The treaty, he said, "is all the more urgent when one considers contemporary threats to peace - from the continuing challenges of nuclear proliferation to the major new modernization programs of some of the nuclear weapons states".
Guterres said the treaty was drawn up since a growing number of countries had become concerned about the danger emanating from the existence of nuclear weapons, in particular catastrophic humanitarian and environmental consequences of their use.
The treaty will be applied by 90 days after it has been signed by at least 50 countries. "Signing the United Nations nuclear disarmament treaty marks the difference between washing our hands of responsibility for nuclear war and working to prevent it".
"We call on member-states that possess the world's largest nuclear arsenals to sign on to the treaty", Cayetano said in a statement after signing the instrument at the sidelines of the 72nd session of the UN General Assembly in NY.
The US, Britain and France are among nine countries believed to have nuclear weapons.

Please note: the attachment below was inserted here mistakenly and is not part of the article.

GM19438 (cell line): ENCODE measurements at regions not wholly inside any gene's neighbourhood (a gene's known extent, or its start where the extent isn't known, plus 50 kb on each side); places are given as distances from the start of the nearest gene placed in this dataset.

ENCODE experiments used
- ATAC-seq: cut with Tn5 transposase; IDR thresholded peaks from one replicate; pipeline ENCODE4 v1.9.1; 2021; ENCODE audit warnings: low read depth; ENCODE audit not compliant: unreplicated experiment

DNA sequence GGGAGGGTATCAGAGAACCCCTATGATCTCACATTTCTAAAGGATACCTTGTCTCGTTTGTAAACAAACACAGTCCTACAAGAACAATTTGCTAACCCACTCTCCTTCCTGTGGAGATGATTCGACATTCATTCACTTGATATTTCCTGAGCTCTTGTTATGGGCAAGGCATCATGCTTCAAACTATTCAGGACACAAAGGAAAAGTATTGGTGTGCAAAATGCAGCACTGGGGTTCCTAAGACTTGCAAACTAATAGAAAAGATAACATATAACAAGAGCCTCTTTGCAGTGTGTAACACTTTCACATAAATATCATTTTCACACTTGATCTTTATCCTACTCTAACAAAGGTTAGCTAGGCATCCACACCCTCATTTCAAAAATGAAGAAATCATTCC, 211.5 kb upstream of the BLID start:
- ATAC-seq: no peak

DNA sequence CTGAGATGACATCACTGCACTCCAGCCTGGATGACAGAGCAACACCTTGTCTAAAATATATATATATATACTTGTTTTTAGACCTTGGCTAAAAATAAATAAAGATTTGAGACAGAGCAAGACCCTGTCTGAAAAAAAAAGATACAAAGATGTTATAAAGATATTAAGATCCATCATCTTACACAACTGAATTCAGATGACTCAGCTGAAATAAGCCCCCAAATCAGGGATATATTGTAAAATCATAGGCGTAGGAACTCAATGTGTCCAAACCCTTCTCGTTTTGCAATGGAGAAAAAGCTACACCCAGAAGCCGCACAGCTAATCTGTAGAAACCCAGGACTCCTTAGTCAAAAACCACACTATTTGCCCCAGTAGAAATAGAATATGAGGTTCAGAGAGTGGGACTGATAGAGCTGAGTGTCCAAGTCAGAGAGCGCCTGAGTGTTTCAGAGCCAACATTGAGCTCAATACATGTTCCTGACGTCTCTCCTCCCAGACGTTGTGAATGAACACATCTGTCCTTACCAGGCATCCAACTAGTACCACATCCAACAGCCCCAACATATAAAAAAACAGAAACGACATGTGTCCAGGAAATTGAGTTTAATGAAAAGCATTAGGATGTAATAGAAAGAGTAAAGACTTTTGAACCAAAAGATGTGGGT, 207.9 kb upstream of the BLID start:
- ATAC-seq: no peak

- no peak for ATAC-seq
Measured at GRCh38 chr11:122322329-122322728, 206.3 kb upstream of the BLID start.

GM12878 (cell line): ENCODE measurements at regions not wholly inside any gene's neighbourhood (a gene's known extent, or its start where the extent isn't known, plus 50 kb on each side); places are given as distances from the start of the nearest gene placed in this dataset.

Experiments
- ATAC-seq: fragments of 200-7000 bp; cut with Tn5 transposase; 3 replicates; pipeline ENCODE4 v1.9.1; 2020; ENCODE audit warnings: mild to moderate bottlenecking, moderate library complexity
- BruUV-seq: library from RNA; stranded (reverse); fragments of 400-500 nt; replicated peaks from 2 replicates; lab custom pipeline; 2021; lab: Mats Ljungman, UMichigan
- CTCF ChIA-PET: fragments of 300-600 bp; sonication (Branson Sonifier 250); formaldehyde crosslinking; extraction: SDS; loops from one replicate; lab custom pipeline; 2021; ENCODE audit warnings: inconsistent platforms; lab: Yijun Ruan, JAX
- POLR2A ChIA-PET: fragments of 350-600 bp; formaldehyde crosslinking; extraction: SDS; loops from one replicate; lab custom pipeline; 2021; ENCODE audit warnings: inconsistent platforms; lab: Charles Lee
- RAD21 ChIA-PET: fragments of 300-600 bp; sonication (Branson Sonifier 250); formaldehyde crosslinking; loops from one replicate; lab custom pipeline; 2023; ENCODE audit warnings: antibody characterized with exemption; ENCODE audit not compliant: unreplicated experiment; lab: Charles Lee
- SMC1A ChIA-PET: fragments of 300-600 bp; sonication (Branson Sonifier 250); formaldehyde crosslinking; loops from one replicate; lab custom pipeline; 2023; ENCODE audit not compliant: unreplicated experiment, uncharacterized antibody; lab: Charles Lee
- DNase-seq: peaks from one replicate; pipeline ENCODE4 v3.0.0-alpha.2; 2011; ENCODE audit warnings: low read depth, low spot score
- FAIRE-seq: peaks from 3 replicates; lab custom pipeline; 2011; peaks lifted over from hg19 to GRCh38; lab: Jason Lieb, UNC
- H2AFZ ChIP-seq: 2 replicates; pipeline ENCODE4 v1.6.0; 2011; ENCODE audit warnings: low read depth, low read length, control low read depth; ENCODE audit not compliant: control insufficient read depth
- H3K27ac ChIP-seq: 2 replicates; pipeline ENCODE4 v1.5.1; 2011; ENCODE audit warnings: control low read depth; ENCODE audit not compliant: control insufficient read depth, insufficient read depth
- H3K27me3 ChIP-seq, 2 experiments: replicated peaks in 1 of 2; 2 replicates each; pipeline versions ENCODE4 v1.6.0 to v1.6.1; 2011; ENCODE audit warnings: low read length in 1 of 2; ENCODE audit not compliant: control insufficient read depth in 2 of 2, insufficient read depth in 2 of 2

The United States, the United Kingdom and France had refused to take part in the negotiation of the treaty and said they have no intention to sign it.
Crude Oil Firms Above $50
With OPEC signaling its determination to curb supplies, oil prices have risen sharply over the past week. The global benchmark crude traded at a premium of $US5.60 to November WTI.
In signing the Treaty, the Philippine government called on states with nuclear weapons to join the global community in making the world a safer place.
"We commit ourselves to continuing to work for a world free of the threat of nuclear weapons".
The adoption of the treaty on July 7, when 122 countries voted in favor of banning atomic weapons for the first time after decades of prodding by atomic bomb victims - known as hibakusha in Japanese - and civil society.
The treaty was opposed by world powers.
Similarly, South Africa abandoned development of nuclear arms prior the end of apartheid, and Libya did likewise under Muammar Gaddafi.
Peter Maurer, the president of the International Committee of the Red Cross, also participated in the ceremony. The Holy See and Thailand not only signed but also ratified it. Once 50 such instruments have been deposited, the treaty will enter into legal force.
Protesters hold anti-nuclear flags upon the arrival of the Pacific Egret cargo vessel, left in background, carrying MOX, a mixture of plutonium and uranium fuel, at Takahama nuclear power plant in Takahama, western Japan, Thursday, Sept. 21, 2017.
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